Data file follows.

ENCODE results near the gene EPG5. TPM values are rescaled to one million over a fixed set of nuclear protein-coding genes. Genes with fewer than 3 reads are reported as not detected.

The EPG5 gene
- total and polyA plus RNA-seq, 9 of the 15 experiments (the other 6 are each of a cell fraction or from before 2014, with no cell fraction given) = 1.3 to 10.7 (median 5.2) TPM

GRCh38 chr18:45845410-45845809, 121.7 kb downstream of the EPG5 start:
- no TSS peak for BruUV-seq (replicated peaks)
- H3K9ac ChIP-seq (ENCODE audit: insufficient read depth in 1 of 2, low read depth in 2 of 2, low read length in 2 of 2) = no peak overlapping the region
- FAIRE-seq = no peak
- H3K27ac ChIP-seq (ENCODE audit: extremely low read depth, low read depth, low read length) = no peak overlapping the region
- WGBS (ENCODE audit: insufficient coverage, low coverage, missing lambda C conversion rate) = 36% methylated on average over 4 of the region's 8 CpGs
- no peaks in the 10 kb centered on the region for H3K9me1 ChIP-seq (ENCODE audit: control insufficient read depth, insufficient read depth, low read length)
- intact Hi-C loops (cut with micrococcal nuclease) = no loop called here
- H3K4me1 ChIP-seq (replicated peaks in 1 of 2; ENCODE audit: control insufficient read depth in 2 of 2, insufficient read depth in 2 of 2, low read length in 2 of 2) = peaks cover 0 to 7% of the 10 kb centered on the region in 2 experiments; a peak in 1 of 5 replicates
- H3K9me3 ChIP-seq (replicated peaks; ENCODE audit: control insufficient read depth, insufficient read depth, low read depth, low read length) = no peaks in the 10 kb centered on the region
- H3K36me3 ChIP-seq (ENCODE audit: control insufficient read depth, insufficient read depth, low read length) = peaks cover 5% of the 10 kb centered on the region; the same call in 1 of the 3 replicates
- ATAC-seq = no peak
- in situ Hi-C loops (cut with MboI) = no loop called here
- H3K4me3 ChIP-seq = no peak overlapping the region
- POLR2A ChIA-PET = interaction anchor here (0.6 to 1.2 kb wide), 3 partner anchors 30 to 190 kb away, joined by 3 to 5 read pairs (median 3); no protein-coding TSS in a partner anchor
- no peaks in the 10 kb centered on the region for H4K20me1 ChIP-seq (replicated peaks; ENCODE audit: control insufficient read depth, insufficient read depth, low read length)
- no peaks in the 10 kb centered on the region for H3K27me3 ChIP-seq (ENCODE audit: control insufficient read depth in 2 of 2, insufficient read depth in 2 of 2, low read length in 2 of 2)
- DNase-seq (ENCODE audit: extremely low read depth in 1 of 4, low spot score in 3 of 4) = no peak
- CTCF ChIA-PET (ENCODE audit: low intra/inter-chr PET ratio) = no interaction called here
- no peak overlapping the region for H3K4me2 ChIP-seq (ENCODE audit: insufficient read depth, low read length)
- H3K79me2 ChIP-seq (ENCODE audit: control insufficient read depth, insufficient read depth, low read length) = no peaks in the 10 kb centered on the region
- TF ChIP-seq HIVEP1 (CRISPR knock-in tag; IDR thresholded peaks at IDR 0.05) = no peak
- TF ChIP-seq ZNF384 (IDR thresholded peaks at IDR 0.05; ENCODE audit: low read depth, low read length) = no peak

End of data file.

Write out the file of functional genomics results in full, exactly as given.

ENCODE results near the gene EPG5. TPM values are rescaled to one million over a fixed set of nuclear protein-coding genes. Genes with fewer than 3 reads are reported as not detected.

The EPG5 gene
- total and polyA plus RNA-seq, 9 of the 15 experiments (the other 6 are each of a cell fraction or from before 2014, with no cell fraction given) = 1.3 to 10.7 (median 5.2) TPM

GRCh38 chr18:45845410-45845809, 121.7 kb downstream of the EPG5 start:
- no TSS peak for BruUV-seq (replicated peaks)
- H3K9ac ChIP-seq (ENCODE audit: insufficient read depth in 1 of 2, low read depth in 2 of 2, low read length in 2 of 2) = no peak overlapping the region
- FAIRE-seq = no peak
- H3K27ac ChIP-seq (ENCODE audit: extremely low read depth, low read depth, low read length) = no peak overlapping the region
- WGBS (ENCODE audit: insufficient coverage, low coverage, missing lambda C conversion rate) = 36% methylated on average over 4 of the region's 8 CpGs
- no peaks in the 10 kb centered on the region for H3K9me1 ChIP-seq (ENCODE audit: control insufficient read depth, insufficient read depth, low read length)
- intact Hi-C loops (cut with micrococcal nuclease) = no loop called here
- H3K4me1 ChIP-seq (replicated peaks in 1 of 2; ENCODE audit: control insufficient read depth in 2 of 2, insufficient read depth in 2 of 2, low read length in 2 of 2) = peaks cover 0 to 7% of the 10 kb centered on the region in 2 experiments; a peak in 1 of 5 replicates
- H3K9me3 ChIP-seq (replicated peaks; ENCODE audit: control insufficient read depth, insufficient read depth, low read depth, low read length) = no peaks in the 10 kb centered on the region
- H3K36me3 ChIP-seq (ENCODE audit: control insufficient read depth, insufficient read depth, low read length) = peaks cover 5% of the 10 kb centered on the region; the same call in 1 of the 3 replicates
- ATAC-seq = no peak
- in situ Hi-C loops (cut with MboI) = no loop called here
- H3K4me3 ChIP-seq = no peak overlapping the region
- POLR2A ChIA-PET = interaction anchor here (0.6 to 1.2 kb wide), 3 partner anchors 30 to 190 kb away, joined by 3 to 5 read pairs (median 3); no protein-coding TSS in a partner anchor
- no peaks in the 10 kb centered on the region for H4K20me1 ChIP-seq (replicated peaks; ENCODE audit: control insufficient read depth, insufficient read depth, low read length)
- no peaks in the 10 kb centered on the region for H3K27me3 ChIP-seq (ENCODE audit: control insufficient read depth in 2 of 2, insufficient read depth in 2 of 2, low read length in 2 of 2)
- DNase-seq (ENCODE audit: extremely low read depth in 1 of 4, low spot score in 3 of 4) = no peak
- CTCF ChIA-PET (ENCODE audit: low intra/inter-chr PET ratio) = no interaction called here
- no peak overlapping the region for H3K4me2 ChIP-seq (ENCODE audit: insufficient read depth, low read length)
- H3K79me2 ChIP-seq (ENCODE audit: control insufficient read depth, insufficient read depth, low read length) = no peaks in the 10 kb centered on the region
- TF ChIP-seq HIVEP1 (CRISPR knock-in tag; IDR thresholded peaks at IDR 0.05) = no peak
- TF ChIP-seq ZNF384 (IDR thresholded peaks at IDR 0.05; ENCODE audit: low read depth, low read length) = no peak